It’s been a few weeks since my last blog and it’s been a time of Lock down. I’m not sure I’ve ever used the phrase before and now it’s part of my everyday discourse. Lock down in the UK mainly involves, only leaving the house to exercise (once a day), to get groceries (only if really necessary), to work (if you can’t work at home) and to help someone that is vulnerable. No non-essential travel and absolutely no socialising with family or friends, unless it’s online or on the phone.
I think most people would agree that it’s been strange, unsettling, surreal, worrying, lonely & various other adjectives, and at this present time there is no definitive end in sight, which is the scariest part. Most of us like certainty, order, routine. We like to plan, have something to look forward to, but our current situation offers none of these.
A lot of us don’t know when we will go back to work, school, university. Businesses aren’t sure what the market will be like when we press play and resume “normal” life again. It is a worrying time and yet it could be a turning point for a lot of us. We often look back fondly to our childhood when we lived simpler lives and we’re doing that now (albeit with more technology).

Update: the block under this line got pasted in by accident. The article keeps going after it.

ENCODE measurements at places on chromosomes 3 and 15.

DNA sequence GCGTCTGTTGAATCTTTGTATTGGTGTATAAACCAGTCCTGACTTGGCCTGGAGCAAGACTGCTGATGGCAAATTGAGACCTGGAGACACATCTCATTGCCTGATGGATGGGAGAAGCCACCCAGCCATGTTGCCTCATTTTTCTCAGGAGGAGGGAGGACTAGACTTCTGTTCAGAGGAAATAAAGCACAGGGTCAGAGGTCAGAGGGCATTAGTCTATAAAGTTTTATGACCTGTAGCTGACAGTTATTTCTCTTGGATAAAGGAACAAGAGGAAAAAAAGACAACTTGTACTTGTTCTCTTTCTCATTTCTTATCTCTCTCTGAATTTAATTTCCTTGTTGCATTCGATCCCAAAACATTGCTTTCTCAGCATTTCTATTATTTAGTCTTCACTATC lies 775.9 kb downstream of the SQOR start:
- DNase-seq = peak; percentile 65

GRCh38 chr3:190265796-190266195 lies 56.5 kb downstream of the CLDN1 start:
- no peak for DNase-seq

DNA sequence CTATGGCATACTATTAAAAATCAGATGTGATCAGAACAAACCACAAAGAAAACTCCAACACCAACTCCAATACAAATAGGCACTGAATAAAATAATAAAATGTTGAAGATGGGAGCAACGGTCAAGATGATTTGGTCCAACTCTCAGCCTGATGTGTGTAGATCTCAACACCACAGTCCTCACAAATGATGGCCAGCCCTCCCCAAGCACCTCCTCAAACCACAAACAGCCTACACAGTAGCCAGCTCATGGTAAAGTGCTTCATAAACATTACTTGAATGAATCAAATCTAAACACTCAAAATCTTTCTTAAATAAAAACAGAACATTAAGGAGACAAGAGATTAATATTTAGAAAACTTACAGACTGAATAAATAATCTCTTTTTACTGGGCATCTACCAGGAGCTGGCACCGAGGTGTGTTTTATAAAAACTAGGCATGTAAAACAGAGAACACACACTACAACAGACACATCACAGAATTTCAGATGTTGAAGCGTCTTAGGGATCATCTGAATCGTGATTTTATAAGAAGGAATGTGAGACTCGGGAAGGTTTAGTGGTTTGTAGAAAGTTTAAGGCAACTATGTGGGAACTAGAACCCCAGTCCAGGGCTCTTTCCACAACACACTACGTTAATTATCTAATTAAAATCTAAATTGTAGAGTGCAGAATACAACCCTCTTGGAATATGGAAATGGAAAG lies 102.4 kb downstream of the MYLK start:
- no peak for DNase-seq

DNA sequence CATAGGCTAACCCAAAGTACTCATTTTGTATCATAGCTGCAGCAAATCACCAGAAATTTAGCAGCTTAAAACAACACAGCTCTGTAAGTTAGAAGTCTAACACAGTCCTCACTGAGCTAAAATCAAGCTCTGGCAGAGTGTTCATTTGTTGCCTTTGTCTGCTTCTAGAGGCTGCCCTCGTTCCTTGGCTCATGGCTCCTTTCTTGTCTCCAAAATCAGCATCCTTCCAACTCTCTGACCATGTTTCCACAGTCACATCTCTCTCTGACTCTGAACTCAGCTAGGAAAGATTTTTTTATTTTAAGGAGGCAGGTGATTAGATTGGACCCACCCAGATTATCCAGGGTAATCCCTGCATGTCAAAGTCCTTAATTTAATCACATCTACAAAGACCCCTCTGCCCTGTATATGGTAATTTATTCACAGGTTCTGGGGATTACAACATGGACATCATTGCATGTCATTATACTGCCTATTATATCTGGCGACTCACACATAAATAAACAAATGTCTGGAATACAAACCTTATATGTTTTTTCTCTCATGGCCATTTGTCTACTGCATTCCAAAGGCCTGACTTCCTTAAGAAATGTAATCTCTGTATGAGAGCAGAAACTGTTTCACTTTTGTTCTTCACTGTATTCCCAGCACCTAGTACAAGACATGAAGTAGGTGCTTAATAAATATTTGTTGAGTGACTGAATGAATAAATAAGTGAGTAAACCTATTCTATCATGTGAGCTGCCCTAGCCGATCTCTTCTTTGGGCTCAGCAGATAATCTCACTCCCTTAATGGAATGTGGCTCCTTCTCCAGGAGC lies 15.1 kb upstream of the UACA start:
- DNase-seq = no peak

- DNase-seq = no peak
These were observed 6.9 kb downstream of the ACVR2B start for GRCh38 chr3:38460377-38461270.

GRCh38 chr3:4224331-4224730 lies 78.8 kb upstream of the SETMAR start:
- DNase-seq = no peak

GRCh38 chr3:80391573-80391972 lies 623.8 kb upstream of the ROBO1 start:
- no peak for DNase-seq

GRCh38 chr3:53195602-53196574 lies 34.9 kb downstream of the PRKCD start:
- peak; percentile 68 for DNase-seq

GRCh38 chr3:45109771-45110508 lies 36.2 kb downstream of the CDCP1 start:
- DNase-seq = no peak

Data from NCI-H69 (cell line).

We’re not able to go on holiday or away for weekends, we’re barely allowed to cross the County border. So we’re finding pleasure in the simplest things like going for a walk, listening to the birds, noticing the flowers and hopefully when this is all over we will remember what it was like to salvage something sacred from a truly worrying time.
We won’t moan about not being able to go on that 2 week luxury holiday or buy the latest car/fashions/phone, we’ll remember how lucky we are to be able to leave the house and go to the pub or for a parkrun or even to work.
That is what is keeping me going, the thought that this is happening for an important reason and that reason is that we finally know what matters most in this life – our freedom. Because now that it has been taken away, it’s a bit like being on a rudderless boat with no land in sight.